Will the real killer truck please identify itself? Commercials like this rile Senior Contributing Editor Tom Berg. 
 - Screenshots by Tom Berg

Will the real killer truck please identify itself? Commercials like this rile Senior Contributing Editor Tom Berg. 

Screenshots by Tom Berg

Personal-injury lawyers constantly troll for accident victims to represent and make some money on. There's nothing wrong with that, because sometimes folks really are wronged and plaintiffs want to settle for as little money as they can.

For instance: Years ago my wife’s car was rear-ended on a California freeway. A guy in a big pickup had been tailgating her for miles, and when traffic suddenly halted, he didn’t. While his insurance company agreed to get our car fixed, the adjuster didn’t want to give us any monetary compensation at all (including making up for lost wages) until medical treatment was final. That would’ve been a while.

My wife got mad and called a lawyer, and he got results – not a lot of dough, but quickly, and enough to be fair. So lawyers have a legitimate role.

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However, some lawyers advertise aggressively and target trucks as serious dangers on the road. They can be, but that still irks me. And I really get riled at a lack of preciseness in commercials. Case in point: A currently running spot in which two different trucks are portrayed as one, and the scene shifts from rural to urban.

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It starts with a tractor-trailer moving down the open road with a tired driver behind the wheel. We see the trailer’s big wheels a-rollin’ and the driver dozes off, resulting in a head-on crash with an innocent motorist.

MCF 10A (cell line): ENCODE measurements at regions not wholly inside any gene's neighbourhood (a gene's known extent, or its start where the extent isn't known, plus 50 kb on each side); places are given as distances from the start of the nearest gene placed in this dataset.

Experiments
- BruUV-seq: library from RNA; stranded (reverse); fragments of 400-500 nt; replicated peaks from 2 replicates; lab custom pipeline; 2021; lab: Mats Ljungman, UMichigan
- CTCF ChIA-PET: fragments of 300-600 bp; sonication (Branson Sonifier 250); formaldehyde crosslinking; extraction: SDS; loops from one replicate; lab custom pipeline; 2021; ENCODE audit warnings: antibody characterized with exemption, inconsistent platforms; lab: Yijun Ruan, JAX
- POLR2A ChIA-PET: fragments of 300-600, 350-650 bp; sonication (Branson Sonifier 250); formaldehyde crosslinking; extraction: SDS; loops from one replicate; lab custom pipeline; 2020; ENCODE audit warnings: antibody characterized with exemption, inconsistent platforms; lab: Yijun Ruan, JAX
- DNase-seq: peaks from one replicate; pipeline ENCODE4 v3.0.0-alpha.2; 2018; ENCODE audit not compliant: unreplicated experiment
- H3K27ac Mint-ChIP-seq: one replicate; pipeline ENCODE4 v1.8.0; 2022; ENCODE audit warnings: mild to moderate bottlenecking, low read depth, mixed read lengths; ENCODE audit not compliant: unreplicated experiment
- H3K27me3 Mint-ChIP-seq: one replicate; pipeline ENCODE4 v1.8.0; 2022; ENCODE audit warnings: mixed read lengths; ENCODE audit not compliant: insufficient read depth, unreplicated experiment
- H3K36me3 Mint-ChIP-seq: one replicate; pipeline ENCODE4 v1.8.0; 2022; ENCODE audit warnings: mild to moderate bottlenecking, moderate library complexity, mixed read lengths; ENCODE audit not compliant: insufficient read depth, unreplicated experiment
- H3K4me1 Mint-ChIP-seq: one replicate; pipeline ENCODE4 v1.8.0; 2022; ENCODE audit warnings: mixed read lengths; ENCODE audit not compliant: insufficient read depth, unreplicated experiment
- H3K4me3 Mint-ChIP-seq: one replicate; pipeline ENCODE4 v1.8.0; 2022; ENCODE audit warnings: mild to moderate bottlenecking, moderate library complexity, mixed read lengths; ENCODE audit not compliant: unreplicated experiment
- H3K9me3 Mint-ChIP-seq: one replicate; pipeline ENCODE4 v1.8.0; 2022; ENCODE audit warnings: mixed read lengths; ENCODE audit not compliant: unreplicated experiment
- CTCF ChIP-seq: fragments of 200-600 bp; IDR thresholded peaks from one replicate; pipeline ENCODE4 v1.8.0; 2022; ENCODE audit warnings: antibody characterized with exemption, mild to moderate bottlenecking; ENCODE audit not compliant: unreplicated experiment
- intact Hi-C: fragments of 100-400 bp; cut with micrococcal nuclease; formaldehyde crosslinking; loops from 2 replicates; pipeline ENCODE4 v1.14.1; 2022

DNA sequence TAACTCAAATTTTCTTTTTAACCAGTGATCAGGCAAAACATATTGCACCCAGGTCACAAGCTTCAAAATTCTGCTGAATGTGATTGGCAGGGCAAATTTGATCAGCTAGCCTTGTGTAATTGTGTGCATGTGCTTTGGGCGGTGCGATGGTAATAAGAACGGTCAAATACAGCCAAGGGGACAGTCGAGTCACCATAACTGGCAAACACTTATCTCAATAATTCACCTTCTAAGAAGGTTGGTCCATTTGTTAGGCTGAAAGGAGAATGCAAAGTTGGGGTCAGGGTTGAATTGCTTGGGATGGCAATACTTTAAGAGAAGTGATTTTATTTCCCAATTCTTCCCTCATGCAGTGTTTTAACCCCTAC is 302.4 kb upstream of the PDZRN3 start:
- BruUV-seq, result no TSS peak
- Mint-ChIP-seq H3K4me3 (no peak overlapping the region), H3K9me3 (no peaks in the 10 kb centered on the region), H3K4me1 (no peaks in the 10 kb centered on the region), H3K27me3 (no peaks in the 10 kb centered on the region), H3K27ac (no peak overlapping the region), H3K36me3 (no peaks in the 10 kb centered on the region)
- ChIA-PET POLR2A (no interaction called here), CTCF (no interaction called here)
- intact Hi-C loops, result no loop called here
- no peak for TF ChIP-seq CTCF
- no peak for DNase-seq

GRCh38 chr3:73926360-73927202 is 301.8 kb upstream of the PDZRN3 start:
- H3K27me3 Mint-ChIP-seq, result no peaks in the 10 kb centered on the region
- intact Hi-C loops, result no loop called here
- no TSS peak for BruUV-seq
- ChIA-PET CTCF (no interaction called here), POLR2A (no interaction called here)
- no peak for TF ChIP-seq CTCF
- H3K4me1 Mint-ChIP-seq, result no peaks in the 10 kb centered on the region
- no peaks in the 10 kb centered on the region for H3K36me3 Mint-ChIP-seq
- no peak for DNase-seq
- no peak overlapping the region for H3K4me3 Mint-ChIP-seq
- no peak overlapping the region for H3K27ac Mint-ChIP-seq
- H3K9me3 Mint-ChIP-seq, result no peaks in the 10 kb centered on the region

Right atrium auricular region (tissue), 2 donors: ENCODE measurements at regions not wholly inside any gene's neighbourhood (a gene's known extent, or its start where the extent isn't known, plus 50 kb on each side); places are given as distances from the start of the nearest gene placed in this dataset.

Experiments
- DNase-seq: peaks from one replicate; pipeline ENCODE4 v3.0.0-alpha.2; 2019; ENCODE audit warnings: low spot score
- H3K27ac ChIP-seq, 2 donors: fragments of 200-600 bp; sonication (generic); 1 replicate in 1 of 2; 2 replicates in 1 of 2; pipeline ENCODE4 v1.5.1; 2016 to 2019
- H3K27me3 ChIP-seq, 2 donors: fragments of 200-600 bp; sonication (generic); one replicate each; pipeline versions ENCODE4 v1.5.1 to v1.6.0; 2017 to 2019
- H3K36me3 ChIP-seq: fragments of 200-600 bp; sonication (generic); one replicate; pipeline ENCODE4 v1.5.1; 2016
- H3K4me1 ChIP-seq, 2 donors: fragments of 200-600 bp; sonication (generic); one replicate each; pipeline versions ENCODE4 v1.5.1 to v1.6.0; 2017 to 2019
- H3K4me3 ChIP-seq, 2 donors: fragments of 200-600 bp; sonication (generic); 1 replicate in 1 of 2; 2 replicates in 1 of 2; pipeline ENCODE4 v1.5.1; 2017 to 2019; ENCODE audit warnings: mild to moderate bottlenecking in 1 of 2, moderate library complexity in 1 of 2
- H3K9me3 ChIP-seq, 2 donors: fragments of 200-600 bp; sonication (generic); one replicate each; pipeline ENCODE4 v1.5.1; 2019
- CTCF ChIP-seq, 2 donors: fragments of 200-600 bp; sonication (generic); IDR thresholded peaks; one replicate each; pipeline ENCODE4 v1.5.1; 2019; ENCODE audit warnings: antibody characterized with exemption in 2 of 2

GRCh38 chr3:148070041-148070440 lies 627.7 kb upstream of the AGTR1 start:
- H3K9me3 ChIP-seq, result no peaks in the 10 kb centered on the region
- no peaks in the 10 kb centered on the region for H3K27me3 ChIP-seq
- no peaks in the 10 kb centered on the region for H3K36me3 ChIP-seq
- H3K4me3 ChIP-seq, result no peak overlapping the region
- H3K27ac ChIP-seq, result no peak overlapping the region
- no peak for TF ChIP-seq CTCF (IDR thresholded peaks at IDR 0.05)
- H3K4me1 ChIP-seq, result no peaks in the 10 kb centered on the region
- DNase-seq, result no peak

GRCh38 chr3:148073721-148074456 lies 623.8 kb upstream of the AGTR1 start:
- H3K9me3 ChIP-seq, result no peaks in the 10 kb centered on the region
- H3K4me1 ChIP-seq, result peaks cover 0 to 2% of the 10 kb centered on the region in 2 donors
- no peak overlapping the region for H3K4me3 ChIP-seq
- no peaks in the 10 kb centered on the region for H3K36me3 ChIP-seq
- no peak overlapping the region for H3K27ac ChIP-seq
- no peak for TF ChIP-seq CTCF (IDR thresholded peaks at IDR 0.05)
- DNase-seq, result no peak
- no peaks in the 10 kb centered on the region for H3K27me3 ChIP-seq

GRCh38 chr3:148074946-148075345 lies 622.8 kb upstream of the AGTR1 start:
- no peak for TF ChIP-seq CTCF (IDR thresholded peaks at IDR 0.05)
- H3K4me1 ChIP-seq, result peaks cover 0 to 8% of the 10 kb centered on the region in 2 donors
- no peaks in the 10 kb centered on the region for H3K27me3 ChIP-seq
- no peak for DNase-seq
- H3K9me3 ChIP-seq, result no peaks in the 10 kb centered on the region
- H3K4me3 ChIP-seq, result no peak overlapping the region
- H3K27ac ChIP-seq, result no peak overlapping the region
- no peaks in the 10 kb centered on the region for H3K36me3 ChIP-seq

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Initially, the killer tractor is a heavy-duty Mack, but when the wreck is over, the offending vehicle is a medium-duty International straight truck, and the trailer is nowhere around.  

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Moreover, the accident scene is in front of a garage, not out on a highway, where the sad tale begins.

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Am I the only TV viewer who sees these discrepancies? Apparently the lawyer who sponsors this commercial doesn’t, or doesn’t care enough to correct it. If he’s careless in this way, how well is he going to handle that injured motorist’s case – or even mine?

I suspect this commercial is “canned” -- produced by an agency based somewhere besides central Ohio, where I live, and is sold to and run by lawyers all over the country. Maybe you’ve seen it where you live. No matter – can’t they get the details right?

By the way, the rugged-looking lawyer who appears toward the end of this commercial, declaring that “I don’t get paid unless you get paid” -- might not be the assertive tough guy he portrays himself to be.

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A few years ago I talked with an insurance adjuster and happened to ask him about lawyers who advertise on TV, particularly this very one. He said, “Kevin? He’s easy. He takes the first offer I make.”

I suppose that way he gets paid faster, and hey, it takes constant cash flow to run those sloppy spots.  

Author

Tom Berg
Tom Berg

Senior Contributing Editor

Journalist since 1965, truck writer and editor since 1978. CDL-qualified; conducts road tests on new heavy-, medium- and light-duty tractors and trucks. Specializes in vocational trucks and trailers of all types.

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Journalist since 1965, truck writer and editor since 1978. CDL-qualified; conducts road tests on new heavy-, medium- and light-duty tractors and trucks. Specializes in vocational trucks and trailers of all types.

View Bio
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